This post is sponsored by Inventables.
One of the hardest things about moving this time of year is that it means I don’t really get to do all of the typical fall creating that I like to do. This is the time of year when I feel most creative and when I really want to decorate our home, make it as cozy as possible, and change a few things. But, it’s just not really in the cards this year.
Because, as I’m sure you know, prepping for a move isn’t really super compatible with making cute fall crafts.
I hadn’t planned on decorating our home for fall at all, but Jackson begged and begged because he also is obsessed with this time of year. We added a few small things around the house a couple of weeks back, but he would have been much happier if we had done even more. I felt a little bad about crushing his fall dreams, so this morning I decided to surprise him when he came home from school with some cute new pumpkin decor.
I’ll admit that my motivation for this project was two-fold – I wanted to make Jackson smile with something fun and fall-ish, but I also really wanted some more practice with our X-Carve. If you’re new around here, we got an Inventables X-Carve 3D Carver this year and it’s incredibly cool but also incredibly intimidating. I’ve tried it out a few times with Corey’s help (we made these adorable wooden baby teethers and these bread boards that I’m still obsessed with), but this was my first opportunity to use the machine all by myself while he was at work.
I’ll be the first to admit that I was very nervous to try this out, but I’m so glad I did! New tools take time to learn, especially ones as complex as the X-Carve, and every time I use it I get a little bit better at it.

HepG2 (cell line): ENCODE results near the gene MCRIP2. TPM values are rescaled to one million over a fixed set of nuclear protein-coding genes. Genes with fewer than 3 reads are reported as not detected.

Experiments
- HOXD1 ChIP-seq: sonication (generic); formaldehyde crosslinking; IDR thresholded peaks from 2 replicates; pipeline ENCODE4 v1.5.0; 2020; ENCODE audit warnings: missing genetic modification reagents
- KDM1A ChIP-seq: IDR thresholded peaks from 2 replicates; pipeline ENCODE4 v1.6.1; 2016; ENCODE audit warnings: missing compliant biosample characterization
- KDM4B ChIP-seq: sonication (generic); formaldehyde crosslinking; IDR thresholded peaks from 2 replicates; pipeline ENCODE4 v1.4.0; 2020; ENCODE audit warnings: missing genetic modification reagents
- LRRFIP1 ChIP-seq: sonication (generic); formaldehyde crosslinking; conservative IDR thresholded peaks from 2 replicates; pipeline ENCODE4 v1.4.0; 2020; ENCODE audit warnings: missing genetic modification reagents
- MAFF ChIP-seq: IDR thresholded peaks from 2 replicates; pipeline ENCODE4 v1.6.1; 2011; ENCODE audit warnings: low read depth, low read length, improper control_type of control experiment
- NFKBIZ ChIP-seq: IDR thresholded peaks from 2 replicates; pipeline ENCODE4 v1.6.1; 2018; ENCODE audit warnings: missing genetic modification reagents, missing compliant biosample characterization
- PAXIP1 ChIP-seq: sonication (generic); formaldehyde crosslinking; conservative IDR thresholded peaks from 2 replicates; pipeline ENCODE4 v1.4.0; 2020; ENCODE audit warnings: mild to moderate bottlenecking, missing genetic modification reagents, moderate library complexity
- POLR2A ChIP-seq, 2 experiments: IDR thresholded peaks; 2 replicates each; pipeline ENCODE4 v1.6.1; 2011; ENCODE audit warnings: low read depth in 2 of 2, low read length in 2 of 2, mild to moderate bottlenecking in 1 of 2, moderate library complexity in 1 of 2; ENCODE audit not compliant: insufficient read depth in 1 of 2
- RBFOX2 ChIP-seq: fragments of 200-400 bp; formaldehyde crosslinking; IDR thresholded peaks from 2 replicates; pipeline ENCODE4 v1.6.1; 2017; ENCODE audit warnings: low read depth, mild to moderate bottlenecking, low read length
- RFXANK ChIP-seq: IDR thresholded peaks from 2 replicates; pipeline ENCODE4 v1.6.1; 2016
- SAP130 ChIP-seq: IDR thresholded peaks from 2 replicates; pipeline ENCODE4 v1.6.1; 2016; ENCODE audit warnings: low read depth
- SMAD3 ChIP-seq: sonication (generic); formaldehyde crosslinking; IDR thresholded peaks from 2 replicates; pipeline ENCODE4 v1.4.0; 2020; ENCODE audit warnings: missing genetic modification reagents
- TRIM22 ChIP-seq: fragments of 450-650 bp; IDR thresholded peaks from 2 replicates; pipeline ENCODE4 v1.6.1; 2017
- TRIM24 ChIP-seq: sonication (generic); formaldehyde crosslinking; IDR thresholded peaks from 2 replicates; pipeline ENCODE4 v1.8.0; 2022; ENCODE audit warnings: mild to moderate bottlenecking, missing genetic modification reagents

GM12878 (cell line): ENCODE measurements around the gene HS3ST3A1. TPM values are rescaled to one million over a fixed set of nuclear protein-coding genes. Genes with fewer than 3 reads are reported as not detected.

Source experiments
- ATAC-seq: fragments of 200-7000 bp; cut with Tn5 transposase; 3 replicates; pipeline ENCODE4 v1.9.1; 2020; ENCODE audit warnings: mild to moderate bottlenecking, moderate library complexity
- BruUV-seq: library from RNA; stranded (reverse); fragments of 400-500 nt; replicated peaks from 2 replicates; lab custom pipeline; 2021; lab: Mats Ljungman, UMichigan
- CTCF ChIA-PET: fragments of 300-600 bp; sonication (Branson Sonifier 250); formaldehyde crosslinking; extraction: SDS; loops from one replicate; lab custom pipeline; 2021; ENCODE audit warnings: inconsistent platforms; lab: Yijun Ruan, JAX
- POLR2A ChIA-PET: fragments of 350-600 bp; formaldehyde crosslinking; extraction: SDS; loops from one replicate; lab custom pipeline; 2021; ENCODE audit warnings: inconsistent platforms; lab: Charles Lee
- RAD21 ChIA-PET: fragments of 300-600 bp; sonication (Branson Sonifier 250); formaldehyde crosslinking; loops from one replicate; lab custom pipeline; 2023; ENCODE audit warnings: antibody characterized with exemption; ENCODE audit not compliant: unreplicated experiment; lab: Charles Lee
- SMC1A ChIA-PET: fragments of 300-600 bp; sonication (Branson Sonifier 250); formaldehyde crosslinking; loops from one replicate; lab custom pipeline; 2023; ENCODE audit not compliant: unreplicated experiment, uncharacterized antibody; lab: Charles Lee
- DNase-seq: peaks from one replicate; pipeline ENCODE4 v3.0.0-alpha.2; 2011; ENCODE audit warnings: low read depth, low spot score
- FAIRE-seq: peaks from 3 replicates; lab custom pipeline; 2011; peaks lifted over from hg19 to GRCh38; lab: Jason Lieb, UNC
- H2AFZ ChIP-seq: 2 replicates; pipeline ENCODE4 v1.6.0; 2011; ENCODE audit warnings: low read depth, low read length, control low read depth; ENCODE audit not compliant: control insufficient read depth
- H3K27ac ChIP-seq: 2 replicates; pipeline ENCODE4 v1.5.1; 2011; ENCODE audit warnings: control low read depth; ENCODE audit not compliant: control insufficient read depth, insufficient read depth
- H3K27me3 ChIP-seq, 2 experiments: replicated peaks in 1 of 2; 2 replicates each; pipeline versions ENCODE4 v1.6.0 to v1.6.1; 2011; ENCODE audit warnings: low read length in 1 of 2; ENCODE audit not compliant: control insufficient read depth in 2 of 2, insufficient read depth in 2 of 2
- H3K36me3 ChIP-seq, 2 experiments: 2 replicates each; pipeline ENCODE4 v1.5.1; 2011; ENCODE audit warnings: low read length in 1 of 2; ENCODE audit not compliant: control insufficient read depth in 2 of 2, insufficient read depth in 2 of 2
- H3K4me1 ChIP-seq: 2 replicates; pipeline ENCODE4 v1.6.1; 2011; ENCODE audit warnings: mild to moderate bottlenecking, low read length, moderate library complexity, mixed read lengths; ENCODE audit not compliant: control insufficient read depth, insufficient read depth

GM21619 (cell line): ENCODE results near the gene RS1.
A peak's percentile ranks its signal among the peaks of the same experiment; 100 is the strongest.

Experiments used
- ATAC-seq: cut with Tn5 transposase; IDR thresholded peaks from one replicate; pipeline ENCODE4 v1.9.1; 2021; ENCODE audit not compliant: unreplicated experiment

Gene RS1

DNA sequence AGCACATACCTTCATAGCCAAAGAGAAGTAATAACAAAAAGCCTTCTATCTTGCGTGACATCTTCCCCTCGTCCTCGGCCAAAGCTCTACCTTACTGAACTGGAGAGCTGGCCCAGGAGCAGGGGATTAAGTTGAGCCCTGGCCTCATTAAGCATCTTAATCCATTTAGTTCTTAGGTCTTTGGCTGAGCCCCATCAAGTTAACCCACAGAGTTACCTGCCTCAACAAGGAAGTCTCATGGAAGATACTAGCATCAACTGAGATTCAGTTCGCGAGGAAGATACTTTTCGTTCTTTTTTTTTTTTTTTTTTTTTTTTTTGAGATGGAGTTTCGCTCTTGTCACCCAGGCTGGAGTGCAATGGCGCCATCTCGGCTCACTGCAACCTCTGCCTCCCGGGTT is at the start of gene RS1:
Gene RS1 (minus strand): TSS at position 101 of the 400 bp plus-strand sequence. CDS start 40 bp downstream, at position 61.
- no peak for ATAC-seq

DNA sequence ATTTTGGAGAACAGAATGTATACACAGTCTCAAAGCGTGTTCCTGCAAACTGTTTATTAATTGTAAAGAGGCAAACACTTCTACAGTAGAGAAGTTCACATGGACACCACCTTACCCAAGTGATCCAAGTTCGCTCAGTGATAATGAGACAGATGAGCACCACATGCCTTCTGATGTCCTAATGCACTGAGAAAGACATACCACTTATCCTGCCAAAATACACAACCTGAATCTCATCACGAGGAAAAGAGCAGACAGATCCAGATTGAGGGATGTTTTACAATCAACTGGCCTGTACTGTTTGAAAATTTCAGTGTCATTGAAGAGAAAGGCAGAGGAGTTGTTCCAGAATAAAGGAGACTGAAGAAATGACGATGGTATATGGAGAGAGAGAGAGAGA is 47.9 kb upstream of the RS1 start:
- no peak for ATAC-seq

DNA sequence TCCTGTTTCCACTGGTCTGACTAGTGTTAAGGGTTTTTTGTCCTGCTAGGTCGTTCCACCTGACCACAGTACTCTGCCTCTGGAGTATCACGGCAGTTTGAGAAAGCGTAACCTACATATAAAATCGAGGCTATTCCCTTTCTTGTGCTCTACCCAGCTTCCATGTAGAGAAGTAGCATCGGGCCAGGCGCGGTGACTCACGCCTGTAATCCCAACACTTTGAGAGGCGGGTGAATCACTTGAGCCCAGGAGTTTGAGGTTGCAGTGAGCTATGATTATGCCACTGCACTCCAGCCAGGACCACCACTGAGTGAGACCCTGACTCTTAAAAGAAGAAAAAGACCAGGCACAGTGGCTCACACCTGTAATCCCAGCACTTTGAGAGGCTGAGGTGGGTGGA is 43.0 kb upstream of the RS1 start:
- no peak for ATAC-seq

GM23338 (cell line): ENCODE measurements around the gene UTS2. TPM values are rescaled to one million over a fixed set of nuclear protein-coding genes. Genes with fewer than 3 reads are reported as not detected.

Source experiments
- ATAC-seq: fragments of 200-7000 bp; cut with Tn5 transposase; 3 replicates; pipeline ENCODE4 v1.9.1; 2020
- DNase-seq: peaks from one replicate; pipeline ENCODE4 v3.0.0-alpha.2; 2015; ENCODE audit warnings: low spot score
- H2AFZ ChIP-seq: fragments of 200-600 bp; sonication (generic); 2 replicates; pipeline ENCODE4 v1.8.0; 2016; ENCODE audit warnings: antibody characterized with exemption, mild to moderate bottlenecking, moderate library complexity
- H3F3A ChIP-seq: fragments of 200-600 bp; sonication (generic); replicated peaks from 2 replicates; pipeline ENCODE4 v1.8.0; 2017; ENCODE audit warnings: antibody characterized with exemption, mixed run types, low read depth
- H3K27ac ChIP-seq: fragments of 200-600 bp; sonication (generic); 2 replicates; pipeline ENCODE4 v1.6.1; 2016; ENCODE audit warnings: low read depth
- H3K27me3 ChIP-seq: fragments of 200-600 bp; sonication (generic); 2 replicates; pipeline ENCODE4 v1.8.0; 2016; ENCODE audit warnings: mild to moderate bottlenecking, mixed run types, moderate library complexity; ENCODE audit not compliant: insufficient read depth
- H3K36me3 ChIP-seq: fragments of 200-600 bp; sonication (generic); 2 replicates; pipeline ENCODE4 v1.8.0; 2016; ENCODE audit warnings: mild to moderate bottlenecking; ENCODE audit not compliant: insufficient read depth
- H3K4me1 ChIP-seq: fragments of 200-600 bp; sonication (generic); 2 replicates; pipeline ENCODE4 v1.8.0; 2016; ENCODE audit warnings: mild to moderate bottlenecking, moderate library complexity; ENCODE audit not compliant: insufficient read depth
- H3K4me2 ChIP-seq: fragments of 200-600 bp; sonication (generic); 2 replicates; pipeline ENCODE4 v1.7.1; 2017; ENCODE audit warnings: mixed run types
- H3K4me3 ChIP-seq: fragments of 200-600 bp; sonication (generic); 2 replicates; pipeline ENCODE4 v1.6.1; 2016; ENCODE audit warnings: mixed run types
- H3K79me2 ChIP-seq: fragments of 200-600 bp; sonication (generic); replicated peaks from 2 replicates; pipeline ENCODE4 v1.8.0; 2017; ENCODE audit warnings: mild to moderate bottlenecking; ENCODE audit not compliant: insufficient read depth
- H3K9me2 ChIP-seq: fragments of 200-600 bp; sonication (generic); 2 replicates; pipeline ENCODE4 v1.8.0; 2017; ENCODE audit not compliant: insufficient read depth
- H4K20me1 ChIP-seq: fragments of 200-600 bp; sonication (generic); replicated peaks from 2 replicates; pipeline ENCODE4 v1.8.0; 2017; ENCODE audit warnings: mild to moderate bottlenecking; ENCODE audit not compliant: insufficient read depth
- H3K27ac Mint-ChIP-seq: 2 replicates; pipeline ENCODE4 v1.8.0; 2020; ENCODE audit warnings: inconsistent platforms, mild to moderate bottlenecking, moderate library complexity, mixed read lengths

Of course, this is a project that you could do with a jigsaw or a scroll saw, but this is by far the easiest way to go about it. I simply designed the pumpkins using some free vector designs that I found online and modified so that they could easily be cut out. I still had to make some adjustments while I was cutting, but I was mostly able to figure it out on the fly!
Honestly, I hope that this entire project can serve as a reminder to all of us that we can do scary things. Anytime I’m faced with a project that I’m not confident will work out, I’m tempted to ask Corey to help me with it or back out completely – but I never regret pushing through the fear and trying it because I always learn something new! I gained a little more confidence with our X-Carve with this project, and I want to keep getting out there and practicing with it (by myself!) so that I can get even better.
Here are some more details about the project:
DIY Carved Wood pumpkins
Materials I used:
1X12 Pine boardPumpkins SVG file 1/8″ X-Carve Bit (for the straight cuts)1/8″ 60-degree V-Bit (for the carving)Random orbital sanderStain, in varying shades (I used Dark Walnut and Provincial, but they ended up looking mostly the same)
All there really is to this project is securing the wood to the machine and clicking “start”! You can check out this post for a more thorough tutorial of how exactly the X-Carve works, but honestly, it does about 95% of the work for you!
After I cut out each pumpkin, I gave them a light sanding with my random orbital sander, then I stained them. If I planned on leaving them on the fireplace, I probably would have used different colors of stain and maybe even some paint, but since I think they’ll likely end up in Jackson’s room, I stuck to my favorite stain shades.
And really, that’s it!
Jackson was thrilled with the surprise, and I can’t wait to make something else for him with the X-Carve. I’m thinking he’d love a sign for his room at the new house! Or maybe a wooden Christmas tree for his room? I could even make some ornaments that he can attach and re-attach! Ohhh, now I’m getting excited.
If you want more information on the X-Carve and all of the incredible things it can do, click here to check out their website and learn all about it. You can also click here to see their (free) design program, or head over to their project page to get an idea of all of the different types of things you can create. I honestly think that the only thing limiting me with this machine is my own imagination – it can do almost anything!
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